Understand Your Clients' Preferences Before Selecting Your Wine List
By Juan Carlos Flores Executive Sommelier, Pueblo Bonito Hotels Resorts & Spas | May 06, 2010
It is not always necessary to have an extremely large selection of wines to have a successful business and happy clients. Do you recall how many wines were on the last wine list you read? Did you read them all? As a wine client, was it really important to you to sort through an enormously lengthy wine list before selecting the one you would order?
For most people, it is not. In the last five years I have lost many dinner partners because of my passion for reading and asking about everything on the menus and wine lists. Sometimes menus-and especially the wine selections-are so extensive that they can be painful for our dinner companions. Certainly, those of us in the food & beverage business are fascinated with seeing creative new ideas and new information, but it can be exhausting for the layman who just wants to enjoy a good meal, complemented by a nice bottle of wine, without spending thirty minutes on the selection.
Most of us have heard of restaurants that offer a selection of 1,500 or more different wines. Imagine the time and attention needed to read such a list-and then to remember what was read, even among just the first fifty wines on the list! Only a wine expert would consider that fun. For me, a sommelier with a passion for all aspects of wine, it is fun. But for someone who loves drinking wine but has no desire to actually study it, it's more likely to seem complicated, boring or scary.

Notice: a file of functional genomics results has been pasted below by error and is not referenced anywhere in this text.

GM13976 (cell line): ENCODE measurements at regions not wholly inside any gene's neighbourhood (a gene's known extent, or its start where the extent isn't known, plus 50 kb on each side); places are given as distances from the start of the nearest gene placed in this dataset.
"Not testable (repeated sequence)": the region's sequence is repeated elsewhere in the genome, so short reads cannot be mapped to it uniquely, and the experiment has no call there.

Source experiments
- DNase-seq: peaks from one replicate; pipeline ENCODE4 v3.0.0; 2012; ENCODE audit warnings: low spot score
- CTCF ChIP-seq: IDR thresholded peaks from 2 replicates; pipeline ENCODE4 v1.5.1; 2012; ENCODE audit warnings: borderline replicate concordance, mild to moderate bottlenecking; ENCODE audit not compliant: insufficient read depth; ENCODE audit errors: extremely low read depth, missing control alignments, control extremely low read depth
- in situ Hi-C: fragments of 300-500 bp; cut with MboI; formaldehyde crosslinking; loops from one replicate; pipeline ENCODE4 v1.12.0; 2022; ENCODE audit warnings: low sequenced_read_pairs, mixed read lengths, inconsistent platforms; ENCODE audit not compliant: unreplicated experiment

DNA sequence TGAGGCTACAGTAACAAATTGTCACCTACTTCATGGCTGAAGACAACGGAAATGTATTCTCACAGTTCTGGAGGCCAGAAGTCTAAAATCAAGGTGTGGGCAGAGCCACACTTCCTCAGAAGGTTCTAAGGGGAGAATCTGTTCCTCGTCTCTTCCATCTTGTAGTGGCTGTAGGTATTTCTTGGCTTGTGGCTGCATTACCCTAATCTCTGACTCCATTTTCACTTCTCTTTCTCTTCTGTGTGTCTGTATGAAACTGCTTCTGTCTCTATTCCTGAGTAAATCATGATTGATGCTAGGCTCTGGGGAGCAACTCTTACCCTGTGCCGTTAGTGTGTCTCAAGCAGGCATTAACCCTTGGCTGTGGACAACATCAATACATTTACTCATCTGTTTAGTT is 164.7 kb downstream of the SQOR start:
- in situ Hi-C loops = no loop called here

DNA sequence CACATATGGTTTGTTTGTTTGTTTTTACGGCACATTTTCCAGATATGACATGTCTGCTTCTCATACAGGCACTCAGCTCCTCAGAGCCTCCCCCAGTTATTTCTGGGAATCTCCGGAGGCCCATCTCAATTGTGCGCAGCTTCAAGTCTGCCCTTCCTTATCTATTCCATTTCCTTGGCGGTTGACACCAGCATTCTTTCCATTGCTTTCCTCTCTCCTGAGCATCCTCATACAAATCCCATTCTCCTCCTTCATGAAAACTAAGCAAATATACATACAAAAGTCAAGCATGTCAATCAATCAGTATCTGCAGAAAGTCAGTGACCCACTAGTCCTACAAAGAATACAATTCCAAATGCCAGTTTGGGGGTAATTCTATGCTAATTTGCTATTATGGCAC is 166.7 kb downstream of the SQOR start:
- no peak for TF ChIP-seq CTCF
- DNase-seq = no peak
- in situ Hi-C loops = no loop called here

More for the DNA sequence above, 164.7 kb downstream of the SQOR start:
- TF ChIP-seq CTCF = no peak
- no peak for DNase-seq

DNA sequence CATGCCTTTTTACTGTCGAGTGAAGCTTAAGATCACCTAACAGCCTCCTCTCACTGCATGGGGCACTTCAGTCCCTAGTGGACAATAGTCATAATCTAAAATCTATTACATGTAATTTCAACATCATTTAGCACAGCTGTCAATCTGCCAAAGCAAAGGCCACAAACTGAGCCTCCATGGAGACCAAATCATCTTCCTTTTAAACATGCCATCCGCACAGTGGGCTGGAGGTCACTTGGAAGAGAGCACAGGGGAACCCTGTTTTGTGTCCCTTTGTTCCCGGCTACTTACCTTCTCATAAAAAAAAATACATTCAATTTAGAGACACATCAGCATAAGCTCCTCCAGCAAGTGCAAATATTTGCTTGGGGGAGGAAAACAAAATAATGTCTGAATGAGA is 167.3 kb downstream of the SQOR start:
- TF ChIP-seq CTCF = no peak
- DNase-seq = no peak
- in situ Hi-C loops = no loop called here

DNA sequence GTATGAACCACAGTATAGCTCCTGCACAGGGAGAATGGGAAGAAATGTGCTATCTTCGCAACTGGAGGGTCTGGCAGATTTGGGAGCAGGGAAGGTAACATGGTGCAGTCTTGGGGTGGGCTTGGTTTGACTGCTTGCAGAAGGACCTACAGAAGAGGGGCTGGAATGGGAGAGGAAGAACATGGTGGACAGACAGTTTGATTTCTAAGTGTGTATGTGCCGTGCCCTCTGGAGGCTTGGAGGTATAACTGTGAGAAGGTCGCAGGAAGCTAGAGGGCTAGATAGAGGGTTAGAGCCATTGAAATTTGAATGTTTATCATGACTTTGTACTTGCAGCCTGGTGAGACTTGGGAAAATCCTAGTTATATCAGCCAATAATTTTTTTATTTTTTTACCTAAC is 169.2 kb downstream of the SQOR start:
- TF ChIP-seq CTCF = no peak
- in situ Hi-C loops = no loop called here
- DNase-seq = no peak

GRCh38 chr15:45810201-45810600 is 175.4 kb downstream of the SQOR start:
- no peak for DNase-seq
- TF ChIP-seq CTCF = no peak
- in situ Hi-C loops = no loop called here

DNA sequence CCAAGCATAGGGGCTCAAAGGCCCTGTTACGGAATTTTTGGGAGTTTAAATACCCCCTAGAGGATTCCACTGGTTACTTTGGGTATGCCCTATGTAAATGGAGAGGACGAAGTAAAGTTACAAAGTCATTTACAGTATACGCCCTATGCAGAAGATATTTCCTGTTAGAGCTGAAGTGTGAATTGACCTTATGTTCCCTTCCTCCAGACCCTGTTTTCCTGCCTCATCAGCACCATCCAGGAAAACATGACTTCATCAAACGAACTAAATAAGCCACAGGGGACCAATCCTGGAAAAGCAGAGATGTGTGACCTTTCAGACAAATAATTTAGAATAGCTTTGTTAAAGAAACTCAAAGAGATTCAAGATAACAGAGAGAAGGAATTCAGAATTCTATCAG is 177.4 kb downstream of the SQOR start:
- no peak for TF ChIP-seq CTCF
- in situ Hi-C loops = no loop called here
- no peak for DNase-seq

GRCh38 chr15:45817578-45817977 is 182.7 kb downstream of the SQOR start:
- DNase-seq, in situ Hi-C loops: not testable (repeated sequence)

I recall how impressed I was when I began visiting restaurants with large wine lists, and especially the first time I visited a really serious wine cellar. It was the Soci'et'e des Bains de Mer (SBM)wine cellar, which supplies four of the best luxury hotels in Monaco and has more than 400, 000 bottles, all separated by regions-of course most of them from France. I was not a sommelier then, and I knew that they must have someone in the restaurant to explain all that wine. Actually, they average three to four sommeliers in each restaurant, some even at mid-day for lunch service, and therein lies one of the problems in selling a large number of different wines. You must have well-qualified people to explain the wines and guide the clients; it's not easy to find such people, and it is expensive to pay them.
I was so excited by this experience inside that humid, softly lit place, smelling the history and the wet earth that I decided to study wine and become one of those men in a black suit with a "taste vin" hanging around his neck. When I received my sommelier's diploma, I wanted to work in the best places with the best and largest wine lists that I could find. I had the opportunity to do so with No"el Bajor, Chef Sommelier at Le Louis XV in Monte Carlo, and David Biraud, Chef Sommelier at L'Hotel de Crillon in Paris. I was crazy about the wine lists and the prestige they added to the restaurant.
Three years later, after these rather elegant experiences in Europe, I had the opportunity to visit Las Vegas and discover a completely different concept that doesn't require four sommeliers-just one and a very nice notebook pad that serves as a wine list and gives you as much guidance as you need. You simply touch the screen, selecting country or origin and the type of wine, and it even gives recommendations for food pairing. It is very effective and so much fun that you forget dinner. To top it off, once you select the bottle you want to drink, a beautiful young lady is pulled up by a cable along a forty-two foot tower where all the 9,865 bottles are stored and she brings down your bottle. This was very different from the Europeans' conservative service but very impressive in a different way.
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